Scanning Earth’s Radioactive Core By Conserved Scattering

The importance of the Sun in our solar system cannot be overstated. When considered, it is quickly realised that almost all sources of energy on this planet come from the Sun. For solar power it is obvious, but wind power is caused by the temperature gradient the Sun produces and fossil fuels originally started out as plants absorbing energy through photosynthesis. The two main exceptions are tidal power, which is a conversion of the Earth and Moon’s rotational kinetic energy, and geothermal power, which is gained from nuclear decay in the Earth’s core.

This nuclear decay is producing a considerable amount of power. This paper states that 40% of the heat flow to the Earth’s surface from the interior is actually produced in radioactive decays in the crust and mantle (the rest is residual from the original formation). The main sources are potassium-40, thorium-232 and uranium-235 and 238, which all together are estimated to produce 19 terajoule (19×1012 joule) a second. It is possible to observe the antineutrinos given off by these decays, called geoneutrinos, in order to gain some understanding about the Earth’s interior.

Image result for inverse beta decay
The inverse beta decay; thank you to Annenberg Learner, for this image

Observing these antielectron-neutrinos is done through the reverse beta process shown on the left (the antineutrino combines with the proton to produce a neutron and positron). One of the main problems is that the threshold energy for this interaction,  1.8 MeV, is above the energy spectra for the potassium-40’s neutrinos. This means that although potassium may have been and still is a dominating factor in the energy given out from nuclear decay, it isn’t being recorded properly. Another feature is that the neutrino measurements we do have for uranium-238 and thorium-232 are non directional and so locating the radioisotope distributions within the crust and mantle isn’t possible.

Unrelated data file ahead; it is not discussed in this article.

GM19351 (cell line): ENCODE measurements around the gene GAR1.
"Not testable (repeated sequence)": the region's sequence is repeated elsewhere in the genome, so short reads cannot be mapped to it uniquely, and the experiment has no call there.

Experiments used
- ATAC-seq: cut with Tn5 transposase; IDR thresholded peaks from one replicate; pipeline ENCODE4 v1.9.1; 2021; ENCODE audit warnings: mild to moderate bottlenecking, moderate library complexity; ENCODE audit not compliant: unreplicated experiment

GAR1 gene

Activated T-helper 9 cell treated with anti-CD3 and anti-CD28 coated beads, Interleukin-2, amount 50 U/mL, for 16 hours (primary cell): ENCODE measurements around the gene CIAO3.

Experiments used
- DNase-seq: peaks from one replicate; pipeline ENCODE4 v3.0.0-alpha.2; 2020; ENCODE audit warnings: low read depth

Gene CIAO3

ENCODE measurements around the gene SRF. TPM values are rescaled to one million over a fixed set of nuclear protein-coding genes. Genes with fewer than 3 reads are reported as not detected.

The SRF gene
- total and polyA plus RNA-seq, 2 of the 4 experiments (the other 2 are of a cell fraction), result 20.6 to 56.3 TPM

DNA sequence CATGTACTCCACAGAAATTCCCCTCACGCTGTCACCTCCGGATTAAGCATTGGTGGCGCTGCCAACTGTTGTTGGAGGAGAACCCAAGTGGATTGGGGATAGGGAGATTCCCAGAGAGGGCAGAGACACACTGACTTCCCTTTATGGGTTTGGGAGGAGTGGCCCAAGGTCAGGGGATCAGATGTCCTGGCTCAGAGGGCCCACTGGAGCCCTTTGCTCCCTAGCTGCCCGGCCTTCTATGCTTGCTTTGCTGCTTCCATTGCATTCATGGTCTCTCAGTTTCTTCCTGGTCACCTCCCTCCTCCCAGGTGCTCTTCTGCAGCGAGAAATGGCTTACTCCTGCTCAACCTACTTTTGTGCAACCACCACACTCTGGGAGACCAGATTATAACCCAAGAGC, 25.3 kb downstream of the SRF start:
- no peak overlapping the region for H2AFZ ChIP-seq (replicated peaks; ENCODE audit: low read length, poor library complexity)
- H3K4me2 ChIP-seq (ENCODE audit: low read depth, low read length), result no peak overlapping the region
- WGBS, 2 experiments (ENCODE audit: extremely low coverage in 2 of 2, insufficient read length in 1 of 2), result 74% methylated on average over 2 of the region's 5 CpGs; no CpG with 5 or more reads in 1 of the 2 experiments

This paper’s solution is the suggestion of using an elastic scattering between the neutrinos and electrons which would allow for the detection of neutrino flux from potassium-40 and also, depending on the detecting equipment, track the direction. Elastic scattering has no threshold energy as well as conservation laws meaning the directional information being conserved. This method would require some massive and expensive equipment, but it would allow for unprecedented scanning of the Earth’s radioactive interior and develop the field of georadiogenic heating to a new level.

Paper links: Exploring the hidden interior of the Earth with directional neutrino measurements


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